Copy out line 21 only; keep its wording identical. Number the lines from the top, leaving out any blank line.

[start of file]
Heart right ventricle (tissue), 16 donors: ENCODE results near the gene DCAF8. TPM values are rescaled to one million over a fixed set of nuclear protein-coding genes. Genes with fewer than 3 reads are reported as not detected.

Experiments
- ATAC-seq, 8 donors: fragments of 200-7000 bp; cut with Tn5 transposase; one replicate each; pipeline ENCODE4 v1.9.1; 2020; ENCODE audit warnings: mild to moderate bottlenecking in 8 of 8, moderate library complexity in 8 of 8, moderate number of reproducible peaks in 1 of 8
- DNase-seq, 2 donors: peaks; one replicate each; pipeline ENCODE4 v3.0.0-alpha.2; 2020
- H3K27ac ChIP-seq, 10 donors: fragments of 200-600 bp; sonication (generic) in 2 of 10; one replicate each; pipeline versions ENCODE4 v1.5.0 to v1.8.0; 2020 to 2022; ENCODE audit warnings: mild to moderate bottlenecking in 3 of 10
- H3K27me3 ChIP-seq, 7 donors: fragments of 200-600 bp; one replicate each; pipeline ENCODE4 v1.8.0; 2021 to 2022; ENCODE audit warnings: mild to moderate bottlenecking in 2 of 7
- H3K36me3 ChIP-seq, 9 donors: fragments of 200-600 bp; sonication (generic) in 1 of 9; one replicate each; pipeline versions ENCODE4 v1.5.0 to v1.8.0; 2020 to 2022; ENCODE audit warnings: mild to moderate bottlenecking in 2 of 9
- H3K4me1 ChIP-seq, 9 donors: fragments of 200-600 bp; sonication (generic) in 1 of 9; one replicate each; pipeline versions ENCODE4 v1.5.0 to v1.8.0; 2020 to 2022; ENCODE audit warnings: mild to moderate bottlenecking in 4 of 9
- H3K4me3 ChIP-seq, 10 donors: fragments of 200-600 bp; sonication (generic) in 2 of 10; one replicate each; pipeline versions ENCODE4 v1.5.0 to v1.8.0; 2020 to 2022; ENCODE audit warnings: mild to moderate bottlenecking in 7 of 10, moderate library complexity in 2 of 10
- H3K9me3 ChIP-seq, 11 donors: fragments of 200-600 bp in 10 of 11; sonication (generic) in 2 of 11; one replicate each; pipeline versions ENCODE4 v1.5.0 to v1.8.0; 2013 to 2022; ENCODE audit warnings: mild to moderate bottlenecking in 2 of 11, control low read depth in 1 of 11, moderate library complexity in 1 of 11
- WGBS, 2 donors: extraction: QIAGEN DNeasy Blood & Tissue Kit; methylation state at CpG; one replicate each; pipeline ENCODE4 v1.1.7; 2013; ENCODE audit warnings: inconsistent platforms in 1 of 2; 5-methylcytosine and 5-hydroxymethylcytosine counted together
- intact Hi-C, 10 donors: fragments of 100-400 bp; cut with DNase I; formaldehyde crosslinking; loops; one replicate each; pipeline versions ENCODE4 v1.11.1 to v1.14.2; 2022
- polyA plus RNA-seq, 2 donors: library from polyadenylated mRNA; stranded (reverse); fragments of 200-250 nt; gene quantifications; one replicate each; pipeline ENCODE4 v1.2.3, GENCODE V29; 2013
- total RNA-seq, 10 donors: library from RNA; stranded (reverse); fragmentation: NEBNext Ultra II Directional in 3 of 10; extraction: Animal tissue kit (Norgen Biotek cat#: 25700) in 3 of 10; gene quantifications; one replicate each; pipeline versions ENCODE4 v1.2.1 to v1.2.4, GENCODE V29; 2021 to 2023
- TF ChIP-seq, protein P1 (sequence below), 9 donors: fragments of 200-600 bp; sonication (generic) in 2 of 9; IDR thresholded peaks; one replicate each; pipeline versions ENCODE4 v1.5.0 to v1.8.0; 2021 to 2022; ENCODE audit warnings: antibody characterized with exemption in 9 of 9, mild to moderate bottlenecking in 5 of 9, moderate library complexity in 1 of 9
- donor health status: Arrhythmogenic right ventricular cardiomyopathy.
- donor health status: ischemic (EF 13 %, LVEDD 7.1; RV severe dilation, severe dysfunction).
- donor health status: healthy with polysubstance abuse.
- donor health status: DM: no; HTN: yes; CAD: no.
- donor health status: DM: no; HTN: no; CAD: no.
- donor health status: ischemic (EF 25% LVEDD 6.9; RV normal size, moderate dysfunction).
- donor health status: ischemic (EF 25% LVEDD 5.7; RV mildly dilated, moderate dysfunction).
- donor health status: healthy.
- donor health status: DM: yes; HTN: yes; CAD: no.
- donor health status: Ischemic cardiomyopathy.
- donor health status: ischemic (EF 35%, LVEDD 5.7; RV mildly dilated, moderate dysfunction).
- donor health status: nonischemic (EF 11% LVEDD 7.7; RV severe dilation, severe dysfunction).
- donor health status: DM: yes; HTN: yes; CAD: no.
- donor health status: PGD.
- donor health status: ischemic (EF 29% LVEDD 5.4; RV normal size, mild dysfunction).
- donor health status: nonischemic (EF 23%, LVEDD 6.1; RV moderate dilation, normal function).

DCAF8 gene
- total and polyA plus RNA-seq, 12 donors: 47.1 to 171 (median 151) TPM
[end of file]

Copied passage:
- donor health status: ischemic (EF 25% LVEDD 6.9; RV normal size, moderate dysfunction).